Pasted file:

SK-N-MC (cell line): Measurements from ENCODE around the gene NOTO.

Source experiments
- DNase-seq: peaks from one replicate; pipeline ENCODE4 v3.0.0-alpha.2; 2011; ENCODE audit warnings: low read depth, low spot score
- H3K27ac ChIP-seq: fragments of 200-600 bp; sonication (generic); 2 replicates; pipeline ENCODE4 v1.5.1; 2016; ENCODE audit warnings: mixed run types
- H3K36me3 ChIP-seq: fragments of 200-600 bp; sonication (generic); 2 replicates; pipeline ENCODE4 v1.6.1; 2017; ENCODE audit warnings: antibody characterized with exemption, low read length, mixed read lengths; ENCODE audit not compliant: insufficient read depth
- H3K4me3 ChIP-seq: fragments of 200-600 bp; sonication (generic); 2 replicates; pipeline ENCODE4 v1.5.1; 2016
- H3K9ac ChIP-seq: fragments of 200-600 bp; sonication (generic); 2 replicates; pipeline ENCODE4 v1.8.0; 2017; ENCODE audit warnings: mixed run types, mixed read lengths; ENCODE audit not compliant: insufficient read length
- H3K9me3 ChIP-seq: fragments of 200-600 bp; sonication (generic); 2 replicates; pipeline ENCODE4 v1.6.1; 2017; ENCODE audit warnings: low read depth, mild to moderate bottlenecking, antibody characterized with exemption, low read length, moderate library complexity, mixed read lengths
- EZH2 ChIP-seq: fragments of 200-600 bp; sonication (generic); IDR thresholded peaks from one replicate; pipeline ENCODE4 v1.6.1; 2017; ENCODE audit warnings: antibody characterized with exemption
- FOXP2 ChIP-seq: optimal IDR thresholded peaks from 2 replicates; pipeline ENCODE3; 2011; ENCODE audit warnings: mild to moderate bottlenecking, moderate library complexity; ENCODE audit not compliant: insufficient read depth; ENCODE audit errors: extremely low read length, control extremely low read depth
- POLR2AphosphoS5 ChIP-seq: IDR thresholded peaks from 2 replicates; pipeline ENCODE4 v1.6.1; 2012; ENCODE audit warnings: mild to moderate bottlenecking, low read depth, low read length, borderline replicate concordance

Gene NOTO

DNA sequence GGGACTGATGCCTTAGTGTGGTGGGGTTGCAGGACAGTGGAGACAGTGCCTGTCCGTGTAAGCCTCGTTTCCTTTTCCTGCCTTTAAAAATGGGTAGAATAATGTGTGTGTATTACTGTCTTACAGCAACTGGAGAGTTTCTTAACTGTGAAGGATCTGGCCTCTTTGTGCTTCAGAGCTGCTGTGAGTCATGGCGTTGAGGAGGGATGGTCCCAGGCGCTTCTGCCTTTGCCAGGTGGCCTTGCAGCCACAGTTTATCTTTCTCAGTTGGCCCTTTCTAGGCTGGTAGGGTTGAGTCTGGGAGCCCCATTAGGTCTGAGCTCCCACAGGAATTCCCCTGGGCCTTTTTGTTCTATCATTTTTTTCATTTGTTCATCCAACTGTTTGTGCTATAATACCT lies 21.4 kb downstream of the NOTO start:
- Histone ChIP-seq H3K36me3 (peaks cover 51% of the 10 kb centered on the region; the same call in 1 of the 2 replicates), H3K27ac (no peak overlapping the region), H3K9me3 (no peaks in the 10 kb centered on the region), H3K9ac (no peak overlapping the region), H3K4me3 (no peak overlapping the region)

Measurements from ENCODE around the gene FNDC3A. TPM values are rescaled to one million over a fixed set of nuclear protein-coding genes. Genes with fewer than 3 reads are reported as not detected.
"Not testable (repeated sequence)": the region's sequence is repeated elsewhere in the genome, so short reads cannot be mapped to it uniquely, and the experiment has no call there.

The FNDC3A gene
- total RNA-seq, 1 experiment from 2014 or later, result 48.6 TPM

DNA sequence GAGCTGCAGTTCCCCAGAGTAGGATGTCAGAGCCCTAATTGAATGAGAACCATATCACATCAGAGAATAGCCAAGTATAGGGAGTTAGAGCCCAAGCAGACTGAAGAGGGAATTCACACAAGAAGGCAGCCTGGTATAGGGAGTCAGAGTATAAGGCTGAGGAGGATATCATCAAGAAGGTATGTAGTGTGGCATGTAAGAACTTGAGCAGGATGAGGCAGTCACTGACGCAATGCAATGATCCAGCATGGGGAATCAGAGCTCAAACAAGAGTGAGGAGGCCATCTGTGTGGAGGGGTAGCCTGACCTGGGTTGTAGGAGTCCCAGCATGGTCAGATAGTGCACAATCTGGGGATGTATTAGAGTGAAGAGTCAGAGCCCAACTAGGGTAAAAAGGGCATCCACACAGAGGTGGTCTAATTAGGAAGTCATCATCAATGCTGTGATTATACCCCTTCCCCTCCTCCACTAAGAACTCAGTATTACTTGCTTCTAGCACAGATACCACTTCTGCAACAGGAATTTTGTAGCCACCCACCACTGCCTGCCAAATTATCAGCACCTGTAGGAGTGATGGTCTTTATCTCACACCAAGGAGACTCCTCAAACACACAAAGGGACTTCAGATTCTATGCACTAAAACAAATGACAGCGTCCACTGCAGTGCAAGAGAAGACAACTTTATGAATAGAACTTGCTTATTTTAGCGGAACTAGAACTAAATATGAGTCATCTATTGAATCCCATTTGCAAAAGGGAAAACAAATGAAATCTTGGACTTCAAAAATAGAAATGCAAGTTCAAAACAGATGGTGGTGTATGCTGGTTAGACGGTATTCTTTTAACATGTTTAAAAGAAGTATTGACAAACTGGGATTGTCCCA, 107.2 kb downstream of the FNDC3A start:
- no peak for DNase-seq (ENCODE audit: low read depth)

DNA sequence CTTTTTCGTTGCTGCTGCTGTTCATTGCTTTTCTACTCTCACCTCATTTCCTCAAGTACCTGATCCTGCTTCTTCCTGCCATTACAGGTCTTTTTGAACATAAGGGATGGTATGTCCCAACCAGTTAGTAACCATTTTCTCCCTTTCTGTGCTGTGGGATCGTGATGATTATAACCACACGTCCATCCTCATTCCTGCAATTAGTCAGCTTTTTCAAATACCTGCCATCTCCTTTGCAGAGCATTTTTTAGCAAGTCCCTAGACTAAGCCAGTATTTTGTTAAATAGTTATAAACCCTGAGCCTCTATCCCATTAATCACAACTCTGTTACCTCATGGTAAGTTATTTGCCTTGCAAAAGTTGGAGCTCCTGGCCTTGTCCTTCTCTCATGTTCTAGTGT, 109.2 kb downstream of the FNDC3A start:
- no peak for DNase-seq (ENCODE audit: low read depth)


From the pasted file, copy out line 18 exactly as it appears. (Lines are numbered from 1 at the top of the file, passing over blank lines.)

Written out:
- total RNA-seq, 1 experiment from 2014 or later, result 48.6 TPM